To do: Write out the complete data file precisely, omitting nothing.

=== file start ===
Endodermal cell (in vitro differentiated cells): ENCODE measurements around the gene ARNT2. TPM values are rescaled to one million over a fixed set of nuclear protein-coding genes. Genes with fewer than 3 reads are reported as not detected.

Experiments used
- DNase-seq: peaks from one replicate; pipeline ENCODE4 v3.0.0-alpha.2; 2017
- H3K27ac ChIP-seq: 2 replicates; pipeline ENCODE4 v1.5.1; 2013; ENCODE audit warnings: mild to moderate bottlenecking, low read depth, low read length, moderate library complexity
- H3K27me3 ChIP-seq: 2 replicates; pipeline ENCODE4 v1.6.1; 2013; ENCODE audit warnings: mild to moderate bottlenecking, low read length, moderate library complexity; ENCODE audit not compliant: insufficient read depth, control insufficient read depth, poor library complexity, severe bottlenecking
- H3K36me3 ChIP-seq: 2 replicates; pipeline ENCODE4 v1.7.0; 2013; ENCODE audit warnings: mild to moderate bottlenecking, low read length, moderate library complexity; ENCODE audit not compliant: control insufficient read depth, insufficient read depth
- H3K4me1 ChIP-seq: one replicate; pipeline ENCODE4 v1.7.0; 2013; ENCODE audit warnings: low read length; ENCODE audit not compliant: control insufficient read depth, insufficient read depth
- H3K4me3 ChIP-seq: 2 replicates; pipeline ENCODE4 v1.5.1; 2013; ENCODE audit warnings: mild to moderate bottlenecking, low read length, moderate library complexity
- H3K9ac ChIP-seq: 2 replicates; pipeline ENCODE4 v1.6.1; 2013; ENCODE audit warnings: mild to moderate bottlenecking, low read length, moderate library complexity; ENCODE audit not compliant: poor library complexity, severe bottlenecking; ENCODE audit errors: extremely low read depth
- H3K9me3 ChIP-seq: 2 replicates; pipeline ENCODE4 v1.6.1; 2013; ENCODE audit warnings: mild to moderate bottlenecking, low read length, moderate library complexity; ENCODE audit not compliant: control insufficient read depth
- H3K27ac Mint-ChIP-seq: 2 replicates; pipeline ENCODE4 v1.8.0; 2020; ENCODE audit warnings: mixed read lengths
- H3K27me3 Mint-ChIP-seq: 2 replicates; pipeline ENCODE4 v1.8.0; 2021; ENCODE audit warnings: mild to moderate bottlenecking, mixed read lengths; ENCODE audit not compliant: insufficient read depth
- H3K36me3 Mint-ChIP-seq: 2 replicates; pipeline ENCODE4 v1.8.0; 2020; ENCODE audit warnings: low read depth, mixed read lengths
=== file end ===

Endodermal cell (in vitro differentiated cells): ENCODE measurements around the gene ARNT2. TPM values are rescaled to one million over a fixed set of nuclear protein-coding genes. Genes with fewer than 3 reads are reported as not detected.

Experiments used
- DNase-seq: peaks from one replicate; pipeline ENCODE4 v3.0.0-alpha.2; 2017
- H3K27ac ChIP-seq: 2 replicates; pipeline ENCODE4 v1.5.1; 2013; ENCODE audit warnings: mild to moderate bottlenecking, low read depth, low read length, moderate library complexity
- H3K27me3 ChIP-seq: 2 replicates; pipeline ENCODE4 v1.6.1; 2013; ENCODE audit warnings: mild to moderate bottlenecking, low read length, moderate library complexity; ENCODE audit not compliant: insufficient read depth, control insufficient read depth, poor library complexity, severe bottlenecking
- H3K36me3 ChIP-seq: 2 replicates; pipeline ENCODE4 v1.7.0; 2013; ENCODE audit warnings: mild to moderate bottlenecking, low read length, moderate library complexity; ENCODE audit not compliant: control insufficient read depth, insufficient read depth
- H3K4me1 ChIP-seq: one replicate; pipeline ENCODE4 v1.7.0; 2013; ENCODE audit warnings: low read length; ENCODE audit not compliant: control insufficient read depth, insufficient read depth
- H3K4me3 ChIP-seq: 2 replicates; pipeline ENCODE4 v1.5.1; 2013; ENCODE audit warnings: mild to moderate bottlenecking, low read length, moderate library complexity
- H3K9ac ChIP-seq: 2 replicates; pipeline ENCODE4 v1.6.1; 2013; ENCODE audit warnings: mild to moderate bottlenecking, low read length, moderate library complexity; ENCODE audit not compliant: poor library complexity, severe bottlenecking; ENCODE audit errors: extremely low read depth
- H3K9me3 ChIP-seq: 2 replicates; pipeline ENCODE4 v1.6.1; 2013; ENCODE audit warnings: mild to moderate bottlenecking, low read length, moderate library complexity; ENCODE audit not compliant: control insufficient read depth
- H3K27ac Mint-ChIP-seq: 2 replicates; pipeline ENCODE4 v1.8.0; 2020; ENCODE audit warnings: mixed read lengths
- H3K27me3 Mint-ChIP-seq: 2 replicates; pipeline ENCODE4 v1.8.0; 2021; ENCODE audit warnings: mild to moderate bottlenecking, mixed read lengths; ENCODE audit not compliant: insufficient read depth
- H3K36me3 Mint-ChIP-seq: 2 replicates; pipeline ENCODE4 v1.8.0; 2020; ENCODE audit warnings: low read depth, mixed read lengths